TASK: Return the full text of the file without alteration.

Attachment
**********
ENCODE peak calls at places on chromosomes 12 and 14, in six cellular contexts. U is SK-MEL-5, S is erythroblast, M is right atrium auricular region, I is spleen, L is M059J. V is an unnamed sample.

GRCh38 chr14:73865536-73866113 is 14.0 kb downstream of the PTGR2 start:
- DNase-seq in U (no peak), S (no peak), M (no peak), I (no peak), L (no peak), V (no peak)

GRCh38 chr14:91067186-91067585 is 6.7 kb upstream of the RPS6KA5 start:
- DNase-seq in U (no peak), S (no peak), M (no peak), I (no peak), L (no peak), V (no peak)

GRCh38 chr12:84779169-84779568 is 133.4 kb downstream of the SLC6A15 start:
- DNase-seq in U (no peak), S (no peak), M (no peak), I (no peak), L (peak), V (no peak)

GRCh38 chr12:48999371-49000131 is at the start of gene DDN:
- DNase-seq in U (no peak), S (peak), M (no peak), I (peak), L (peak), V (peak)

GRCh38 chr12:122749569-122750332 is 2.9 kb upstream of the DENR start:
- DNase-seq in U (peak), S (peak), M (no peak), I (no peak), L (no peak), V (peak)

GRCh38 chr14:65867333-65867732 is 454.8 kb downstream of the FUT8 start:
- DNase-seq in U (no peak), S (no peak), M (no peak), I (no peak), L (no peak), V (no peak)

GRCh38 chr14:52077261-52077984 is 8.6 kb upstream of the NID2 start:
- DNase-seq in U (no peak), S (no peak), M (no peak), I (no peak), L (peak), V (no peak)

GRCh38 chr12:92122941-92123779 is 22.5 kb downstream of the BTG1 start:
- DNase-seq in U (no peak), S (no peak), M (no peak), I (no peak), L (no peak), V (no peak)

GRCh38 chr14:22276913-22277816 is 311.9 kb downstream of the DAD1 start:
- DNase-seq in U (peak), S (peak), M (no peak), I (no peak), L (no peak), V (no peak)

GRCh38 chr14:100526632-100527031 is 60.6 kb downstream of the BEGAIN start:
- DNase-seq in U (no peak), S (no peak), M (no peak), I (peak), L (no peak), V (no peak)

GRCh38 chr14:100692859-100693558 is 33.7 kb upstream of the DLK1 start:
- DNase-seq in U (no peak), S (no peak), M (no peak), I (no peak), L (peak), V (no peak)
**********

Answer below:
ENCODE peak calls at places on chromosomes 12 and 14, in six cellular contexts. U is SK-MEL-5, S is erythroblast, M is right atrium auricular region, I is spleen, L is M059J. V is an unnamed sample.

GRCh38 chr14:73865536-73866113 is 14.0 kb downstream of the PTGR2 start:
- DNase-seq in U (no peak), S (no peak), M (no peak), I (no peak), L (no peak), V (no peak)

GRCh38 chr14:91067186-91067585 is 6.7 kb upstream of the RPS6KA5 start:
- DNase-seq in U (no peak), S (no peak), M (no peak), I (no peak), L (no peak), V (no peak)

GRCh38 chr12:84779169-84779568 is 133.4 kb downstream of the SLC6A15 start:
- DNase-seq in U (no peak), S (no peak), M (no peak), I (no peak), L (peak), V (no peak)

GRCh38 chr12:48999371-49000131 is at the start of gene DDN:
- DNase-seq in U (no peak), S (peak), M (no peak), I (peak), L (peak), V (peak)

GRCh38 chr12:122749569-122750332 is 2.9 kb upstream of the DENR start:
- DNase-seq in U (peak), S (peak), M (no peak), I (no peak), L (no peak), V (peak)

GRCh38 chr14:65867333-65867732 is 454.8 kb downstream of the FUT8 start:
- DNase-seq in U (no peak), S (no peak), M (no peak), I (no peak), L (no peak), V (no peak)

GRCh38 chr14:52077261-52077984 is 8.6 kb upstream of the NID2 start:
- DNase-seq in U (no peak), S (no peak), M (no peak), I (no peak), L (peak), V (no peak)

GRCh38 chr12:92122941-92123779 is 22.5 kb downstream of the BTG1 start:
- DNase-seq in U (no peak), S (no peak), M (no peak), I (no peak), L (no peak), V (no peak)

GRCh38 chr14:22276913-22277816 is 311.9 kb downstream of the DAD1 start:
- DNase-seq in U (peak), S (peak), M (no peak), I (no peak), L (no peak), V (no peak)

GRCh38 chr14:100526632-100527031 is 60.6 kb downstream of the BEGAIN start:
- DNase-seq in U (no peak), S (no peak), M (no peak), I (peak), L (no peak), V (no peak)

GRCh38 chr14:100692859-100693558 is 33.7 kb upstream of the DLK1 start:
- DNase-seq in U (no peak), S (no peak), M (no peak), I (no peak), L (peak), V (no peak)